BY: T. Franklin Murphy | December 2018
Working through the stages of life with attentive efforts to fill the voids and repair the hurts.
We move from one stage to another in life. We have a general idea of what the next stage entails but are a little foggy on the details. Formulated in our heads is a picture of an ideal life, where we smoothly transition from one stage to the next. Life doesn’t playout in exactness to these expectations. Our visions must adjust to fit reality. Childhood hopes melt when exposed to the heat of reality. Our juvenile minds envision a smooth flow from high school, college, and onto a fantastic career and lovely family. As this drama unfolds, we are shocked that each stage has challenges and must be bitterly fought for, successfully managing our adaptations, and sometimes settling on a new direction—a new vision.
Some have a knack for shaping the life of their dreams, living what appears aa a charm existence, instinctively knowing what needs to be done and how to do it. Maybe this is just the view of an outsider looking in. I had to fight. I’m not alone. I join a massive army of those who constantly fight to achieve, hoping to narrow the disparity between reality and their lofty ideals.
No matter which stage we are struggling with, moving forward stalls when we fear letting go of the past. In order to move forward, we must free ourselves from the past, escaping the hurts, habits and relationships that weigh us down and step away from the comfort of our current limiting existence.
Letting go of foundational pieces is never ease. Our past is indelibly etched in our minds. Experiences form the essence of our being. Life is seen through the lens of these experiences. Walking away doesn’t diminish their impact; they follow us. Major changes are more than removing the noxious weeds strangling our lives. Pasts can’t be discarded; they must be transformed. Rather than plucking and discarding, we must process and integrate, working the past into a healthy present.
"Our past is indelibly etched in our minds. Experiences form the essence of our being."
The unhealthy remnants of bitter pasts accumulate and drain psychic energies, limiting resources that would be better directed towards the present. Like a heavy stone rolling down the hillside, we tend to continue in the same direction, doing what we have always done, adapting with the same destructive patterns. When our method is shortsighted or ill-constructed, each moment marks our future with injurious residue. The weight of life gets heavier and heavier.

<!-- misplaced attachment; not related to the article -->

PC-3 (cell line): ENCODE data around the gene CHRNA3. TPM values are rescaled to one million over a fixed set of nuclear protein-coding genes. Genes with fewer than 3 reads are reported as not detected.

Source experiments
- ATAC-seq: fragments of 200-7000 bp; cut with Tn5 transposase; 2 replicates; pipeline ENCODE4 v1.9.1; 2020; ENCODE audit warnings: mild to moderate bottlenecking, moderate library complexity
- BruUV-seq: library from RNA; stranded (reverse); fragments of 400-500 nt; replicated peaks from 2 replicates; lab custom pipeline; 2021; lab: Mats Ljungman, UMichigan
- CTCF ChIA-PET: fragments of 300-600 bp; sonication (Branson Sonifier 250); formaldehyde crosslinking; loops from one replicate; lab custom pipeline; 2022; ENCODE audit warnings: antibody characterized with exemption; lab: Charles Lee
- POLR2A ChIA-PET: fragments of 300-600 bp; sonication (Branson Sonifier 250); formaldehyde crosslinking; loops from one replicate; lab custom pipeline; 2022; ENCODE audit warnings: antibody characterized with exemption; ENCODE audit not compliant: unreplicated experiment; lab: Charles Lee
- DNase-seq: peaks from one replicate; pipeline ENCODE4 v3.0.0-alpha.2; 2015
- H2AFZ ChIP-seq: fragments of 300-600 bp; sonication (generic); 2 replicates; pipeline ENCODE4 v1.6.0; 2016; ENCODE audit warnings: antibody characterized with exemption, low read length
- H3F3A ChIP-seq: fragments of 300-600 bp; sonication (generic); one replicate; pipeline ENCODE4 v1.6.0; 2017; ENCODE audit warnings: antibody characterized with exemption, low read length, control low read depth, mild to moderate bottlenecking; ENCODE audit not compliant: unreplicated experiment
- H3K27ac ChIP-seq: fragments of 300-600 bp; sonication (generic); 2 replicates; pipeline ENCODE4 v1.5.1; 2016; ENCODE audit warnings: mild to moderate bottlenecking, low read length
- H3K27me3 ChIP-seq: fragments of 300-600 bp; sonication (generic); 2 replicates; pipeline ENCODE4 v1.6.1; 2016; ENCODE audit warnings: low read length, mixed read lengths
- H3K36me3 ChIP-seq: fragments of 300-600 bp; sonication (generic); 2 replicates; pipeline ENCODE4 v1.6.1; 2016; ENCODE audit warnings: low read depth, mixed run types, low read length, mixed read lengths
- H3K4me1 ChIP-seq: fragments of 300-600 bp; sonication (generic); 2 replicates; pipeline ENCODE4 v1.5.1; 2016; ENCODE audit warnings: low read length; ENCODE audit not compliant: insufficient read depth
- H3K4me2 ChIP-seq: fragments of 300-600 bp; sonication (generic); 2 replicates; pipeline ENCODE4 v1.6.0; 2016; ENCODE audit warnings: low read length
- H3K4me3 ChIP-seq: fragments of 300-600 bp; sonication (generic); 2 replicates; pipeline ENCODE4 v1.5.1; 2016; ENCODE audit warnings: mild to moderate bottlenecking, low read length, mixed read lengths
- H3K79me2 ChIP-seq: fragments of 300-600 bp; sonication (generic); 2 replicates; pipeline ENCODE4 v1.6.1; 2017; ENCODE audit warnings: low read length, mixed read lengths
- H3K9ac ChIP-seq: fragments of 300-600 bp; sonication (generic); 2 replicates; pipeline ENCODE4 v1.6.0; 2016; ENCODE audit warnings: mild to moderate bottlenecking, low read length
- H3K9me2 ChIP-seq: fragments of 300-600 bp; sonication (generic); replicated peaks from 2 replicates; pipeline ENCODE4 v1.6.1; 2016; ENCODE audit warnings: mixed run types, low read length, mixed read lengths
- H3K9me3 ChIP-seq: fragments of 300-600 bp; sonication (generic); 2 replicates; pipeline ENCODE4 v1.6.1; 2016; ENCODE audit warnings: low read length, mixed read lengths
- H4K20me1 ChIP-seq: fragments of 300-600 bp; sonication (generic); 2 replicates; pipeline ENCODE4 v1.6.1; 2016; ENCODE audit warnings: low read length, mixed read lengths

When life takes a dramatic twist, we are shocked. Our patterns are disrupted. We must give energy to the newness in order to navigate the foreign landscape. These twists happen both unexpectedly and within the planned structure of our life. We discover at each new stage, whether moving on from college or settling into a relationship, the rules have changed. We face new demands, new schedules, and must learn new habits. We also must make these adjustments to the surprise losses and gains. Whether forced or planned, we must let go of significant pieces of our life and absorb the emptiness of newly created space.
A common response is to quickly fill the void. A quick solution is to return to the past. The pain of the known, unfortunately, soothes the frightening darkness of the unknown. We fill voids by returning to unhealthy relationships, chemical addictions, and fattening eating patterns. We stall, stagnating in the past, afraid of the future.
We must adjust to the moment. Understanding the dynamics of life often demands flexibility. When disease ravages, relationships turn toxic, or careers stagnate, we must change directions, creating new visions and new goals.
Nancy Mairs was forced into this lesson by her debilitating disease. She responded with flexibility. She writes, "thanks to multiple sclerosis, one thing after another has been wrenched from my life--dancing, driving, walking, working--and I have learned neither to yearn after them nor to dread further deprivation but to attend to what I have." (Mairs, 1997, p. 1014).
Judith Stills, PH.D., in the November 2014 issue of Psychology Today, proposes that letting go of the destructive demands both thinking and doing. Thinking to maneuver around deceptive modes of thinking and the doing of behaviors that push us forward. Only by letting go can we invite new possibilities. Believing that leaving past habits and situations is an avenue for new opportunities motivates change but doesn’t relieve the immediate feelings of emptiness following abandoning a comfortable crutch. Sills beautifully states, “This hole is where the future lives,” (Stills, 2014).
Letting go is accomplished by playing an active role. Letting go is not a passive release but a dynamic process, requiring an active attempt to free ourselves from events, people, and habits that no longer serve a healthy role in our lives. A passive attempt often leads to the eventual return to the person or habit that we desperately want escape.
"Letting go is not a passive release but a dynamic process, requiring an active attempt to free ourselves from events, people, and habits that no longer serve a healthy role in our lives."